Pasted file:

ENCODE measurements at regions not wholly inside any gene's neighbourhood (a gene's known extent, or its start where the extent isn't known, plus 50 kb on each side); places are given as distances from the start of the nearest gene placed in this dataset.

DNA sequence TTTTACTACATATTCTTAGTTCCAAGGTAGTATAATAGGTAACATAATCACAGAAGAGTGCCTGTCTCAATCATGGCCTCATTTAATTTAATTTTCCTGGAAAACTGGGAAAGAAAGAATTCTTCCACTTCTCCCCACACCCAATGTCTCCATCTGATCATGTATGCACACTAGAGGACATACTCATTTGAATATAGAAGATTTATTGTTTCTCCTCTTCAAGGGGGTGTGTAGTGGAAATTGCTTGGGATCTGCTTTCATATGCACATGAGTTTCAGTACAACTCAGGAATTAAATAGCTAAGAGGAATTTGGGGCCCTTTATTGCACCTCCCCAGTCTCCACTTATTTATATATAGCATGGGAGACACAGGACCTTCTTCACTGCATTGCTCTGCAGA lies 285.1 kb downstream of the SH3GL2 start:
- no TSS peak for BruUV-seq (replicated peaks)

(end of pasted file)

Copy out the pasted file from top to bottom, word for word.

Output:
ENCODE measurements at regions not wholly inside any gene's neighbourhood (a gene's known extent, or its start where the extent isn't known, plus 50 kb on each side); places are given as distances from the start of the nearest gene placed in this dataset.

DNA sequence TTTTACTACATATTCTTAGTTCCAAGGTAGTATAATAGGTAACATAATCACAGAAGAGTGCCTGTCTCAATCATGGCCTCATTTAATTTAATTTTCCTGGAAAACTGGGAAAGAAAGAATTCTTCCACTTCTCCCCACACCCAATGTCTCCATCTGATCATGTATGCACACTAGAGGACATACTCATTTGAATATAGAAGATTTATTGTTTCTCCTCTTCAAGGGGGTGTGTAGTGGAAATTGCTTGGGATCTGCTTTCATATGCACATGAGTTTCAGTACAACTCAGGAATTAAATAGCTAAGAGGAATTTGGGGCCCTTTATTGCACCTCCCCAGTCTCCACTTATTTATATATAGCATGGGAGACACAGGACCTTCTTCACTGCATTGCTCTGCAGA lies 285.1 kb downstream of the SH3GL2 start:
- no TSS peak for BruUV-seq (replicated peaks)